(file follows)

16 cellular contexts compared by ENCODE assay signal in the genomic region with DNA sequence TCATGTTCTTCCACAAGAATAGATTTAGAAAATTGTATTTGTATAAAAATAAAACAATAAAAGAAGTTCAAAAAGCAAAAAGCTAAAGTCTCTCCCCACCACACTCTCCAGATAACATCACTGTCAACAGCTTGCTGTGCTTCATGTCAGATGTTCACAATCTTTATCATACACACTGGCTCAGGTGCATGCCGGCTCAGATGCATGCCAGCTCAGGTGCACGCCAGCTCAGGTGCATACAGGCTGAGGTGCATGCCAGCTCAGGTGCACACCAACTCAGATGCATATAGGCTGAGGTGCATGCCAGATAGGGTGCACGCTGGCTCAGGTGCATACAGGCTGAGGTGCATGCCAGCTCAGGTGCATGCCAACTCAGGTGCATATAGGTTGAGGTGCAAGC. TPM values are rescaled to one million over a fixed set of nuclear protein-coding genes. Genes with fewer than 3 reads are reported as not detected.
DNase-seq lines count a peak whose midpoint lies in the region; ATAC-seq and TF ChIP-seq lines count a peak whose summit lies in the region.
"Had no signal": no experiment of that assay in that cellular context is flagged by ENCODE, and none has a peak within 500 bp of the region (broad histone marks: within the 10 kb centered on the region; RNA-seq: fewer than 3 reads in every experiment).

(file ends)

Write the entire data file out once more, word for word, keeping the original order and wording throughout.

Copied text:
16 cellular contexts compared by ENCODE assay signal in the genomic region with DNA sequence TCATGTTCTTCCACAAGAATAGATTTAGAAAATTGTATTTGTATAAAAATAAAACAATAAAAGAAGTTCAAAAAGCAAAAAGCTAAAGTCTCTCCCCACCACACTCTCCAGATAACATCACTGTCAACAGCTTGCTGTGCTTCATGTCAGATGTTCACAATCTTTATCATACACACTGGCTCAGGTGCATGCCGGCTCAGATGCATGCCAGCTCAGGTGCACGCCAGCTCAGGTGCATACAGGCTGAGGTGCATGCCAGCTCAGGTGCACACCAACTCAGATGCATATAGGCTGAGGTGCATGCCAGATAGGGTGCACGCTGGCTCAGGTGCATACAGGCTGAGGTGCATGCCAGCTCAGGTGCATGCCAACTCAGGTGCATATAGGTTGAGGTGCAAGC. TPM values are rescaled to one million over a fixed set of nuclear protein-coding genes. Genes with fewer than 3 reads are reported as not detected.
DNase-seq lines count a peak whose midpoint lies in the region; ATAC-seq and TF ChIP-seq lines count a peak whose summit lies in the region.
"Had no signal": no experiment of that assay in that cellular context is flagged by ENCODE, and none has a peak within 500 bp of the region (broad histone marks: within the 10 kb centered on the region; RNA-seq: fewer than 3 reads in every experiment).